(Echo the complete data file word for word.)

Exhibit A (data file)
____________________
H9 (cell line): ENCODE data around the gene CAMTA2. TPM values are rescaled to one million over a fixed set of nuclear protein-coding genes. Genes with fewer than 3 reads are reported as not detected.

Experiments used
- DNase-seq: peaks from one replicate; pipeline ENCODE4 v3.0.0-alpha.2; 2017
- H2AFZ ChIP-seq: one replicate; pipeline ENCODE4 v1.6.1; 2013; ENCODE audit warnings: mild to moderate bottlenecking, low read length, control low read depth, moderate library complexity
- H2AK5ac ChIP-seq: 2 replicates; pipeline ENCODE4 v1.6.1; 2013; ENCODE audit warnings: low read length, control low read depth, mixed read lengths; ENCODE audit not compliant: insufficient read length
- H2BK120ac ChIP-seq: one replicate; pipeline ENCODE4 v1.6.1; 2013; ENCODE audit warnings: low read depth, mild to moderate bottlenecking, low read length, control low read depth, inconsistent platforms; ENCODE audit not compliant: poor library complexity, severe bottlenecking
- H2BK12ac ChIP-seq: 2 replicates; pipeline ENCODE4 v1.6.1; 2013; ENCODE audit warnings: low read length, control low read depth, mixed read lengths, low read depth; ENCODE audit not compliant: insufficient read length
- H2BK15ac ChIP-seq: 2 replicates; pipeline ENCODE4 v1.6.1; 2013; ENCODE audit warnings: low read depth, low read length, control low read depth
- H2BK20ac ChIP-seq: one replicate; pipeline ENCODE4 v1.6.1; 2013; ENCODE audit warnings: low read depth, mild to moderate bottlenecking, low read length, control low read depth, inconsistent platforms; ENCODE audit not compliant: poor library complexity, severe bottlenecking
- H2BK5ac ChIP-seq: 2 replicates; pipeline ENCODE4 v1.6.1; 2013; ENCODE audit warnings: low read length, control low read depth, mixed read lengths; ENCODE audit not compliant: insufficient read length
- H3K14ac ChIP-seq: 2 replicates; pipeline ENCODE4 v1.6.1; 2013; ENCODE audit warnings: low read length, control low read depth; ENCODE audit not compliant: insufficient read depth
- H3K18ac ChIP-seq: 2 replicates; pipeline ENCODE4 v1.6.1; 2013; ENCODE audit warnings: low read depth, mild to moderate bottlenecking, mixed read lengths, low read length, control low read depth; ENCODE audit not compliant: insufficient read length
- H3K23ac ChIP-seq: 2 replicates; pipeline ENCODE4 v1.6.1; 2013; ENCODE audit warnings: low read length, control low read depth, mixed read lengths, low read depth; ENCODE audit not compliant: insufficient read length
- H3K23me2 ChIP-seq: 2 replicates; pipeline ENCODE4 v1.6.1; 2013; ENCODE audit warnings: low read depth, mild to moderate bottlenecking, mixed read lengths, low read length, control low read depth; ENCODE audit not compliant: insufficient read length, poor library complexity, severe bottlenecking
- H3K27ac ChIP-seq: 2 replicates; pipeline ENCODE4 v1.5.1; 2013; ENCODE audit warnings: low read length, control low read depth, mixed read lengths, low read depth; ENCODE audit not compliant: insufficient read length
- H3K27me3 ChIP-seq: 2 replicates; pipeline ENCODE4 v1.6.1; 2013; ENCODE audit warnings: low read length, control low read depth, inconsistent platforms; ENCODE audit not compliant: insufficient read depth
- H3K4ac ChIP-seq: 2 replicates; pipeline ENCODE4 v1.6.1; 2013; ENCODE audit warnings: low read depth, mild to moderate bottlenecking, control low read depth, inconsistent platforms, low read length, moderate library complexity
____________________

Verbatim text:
H9 (cell line): ENCODE data around the gene CAMTA2. TPM values are rescaled to one million over a fixed set of nuclear protein-coding genes. Genes with fewer than 3 reads are reported as not detected.

Experiments used
- DNase-seq: peaks from one replicate; pipeline ENCODE4 v3.0.0-alpha.2; 2017
- H2AFZ ChIP-seq: one replicate; pipeline ENCODE4 v1.6.1; 2013; ENCODE audit warnings: mild to moderate bottlenecking, low read length, control low read depth, moderate library complexity
- H2AK5ac ChIP-seq: 2 replicates; pipeline ENCODE4 v1.6.1; 2013; ENCODE audit warnings: low read length, control low read depth, mixed read lengths; ENCODE audit not compliant: insufficient read length
- H2BK120ac ChIP-seq: one replicate; pipeline ENCODE4 v1.6.1; 2013; ENCODE audit warnings: low read depth, mild to moderate bottlenecking, low read length, control low read depth, inconsistent platforms; ENCODE audit not compliant: poor library complexity, severe bottlenecking
- H2BK12ac ChIP-seq: 2 replicates; pipeline ENCODE4 v1.6.1; 2013; ENCODE audit warnings: low read length, control low read depth, mixed read lengths, low read depth; ENCODE audit not compliant: insufficient read length
- H2BK15ac ChIP-seq: 2 replicates; pipeline ENCODE4 v1.6.1; 2013; ENCODE audit warnings: low read depth, low read length, control low read depth
- H2BK20ac ChIP-seq: one replicate; pipeline ENCODE4 v1.6.1; 2013; ENCODE audit warnings: low read depth, mild to moderate bottlenecking, low read length, control low read depth, inconsistent platforms; ENCODE audit not compliant: poor library complexity, severe bottlenecking
- H2BK5ac ChIP-seq: 2 replicates; pipeline ENCODE4 v1.6.1; 2013; ENCODE audit warnings: low read length, control low read depth, mixed read lengths; ENCODE audit not compliant: insufficient read length
- H3K14ac ChIP-seq: 2 replicates; pipeline ENCODE4 v1.6.1; 2013; ENCODE audit warnings: low read length, control low read depth; ENCODE audit not compliant: insufficient read depth
- H3K18ac ChIP-seq: 2 replicates; pipeline ENCODE4 v1.6.1; 2013; ENCODE audit warnings: low read depth, mild to moderate bottlenecking, mixed read lengths, low read length, control low read depth; ENCODE audit not compliant: insufficient read length
- H3K23ac ChIP-seq: 2 replicates; pipeline ENCODE4 v1.6.1; 2013; ENCODE audit warnings: low read length, control low read depth, mixed read lengths, low read depth; ENCODE audit not compliant: insufficient read length
- H3K23me2 ChIP-seq: 2 replicates; pipeline ENCODE4 v1.6.1; 2013; ENCODE audit warnings: low read depth, mild to moderate bottlenecking, mixed read lengths, low read length, control low read depth; ENCODE audit not compliant: insufficient read length, poor library complexity, severe bottlenecking
- H3K27ac ChIP-seq: 2 replicates; pipeline ENCODE4 v1.5.1; 2013; ENCODE audit warnings: low read length, control low read depth, mixed read lengths, low read depth; ENCODE audit not compliant: insufficient read length
- H3K27me3 ChIP-seq: 2 replicates; pipeline ENCODE4 v1.6.1; 2013; ENCODE audit warnings: low read length, control low read depth, inconsistent platforms; ENCODE audit not compliant: insufficient read depth
- H3K4ac ChIP-seq: 2 replicates; pipeline ENCODE4 v1.6.1; 2013; ENCODE audit warnings: low read depth, mild to moderate bottlenecking, control low read depth, inconsistent platforms, low read length, moderate library complexity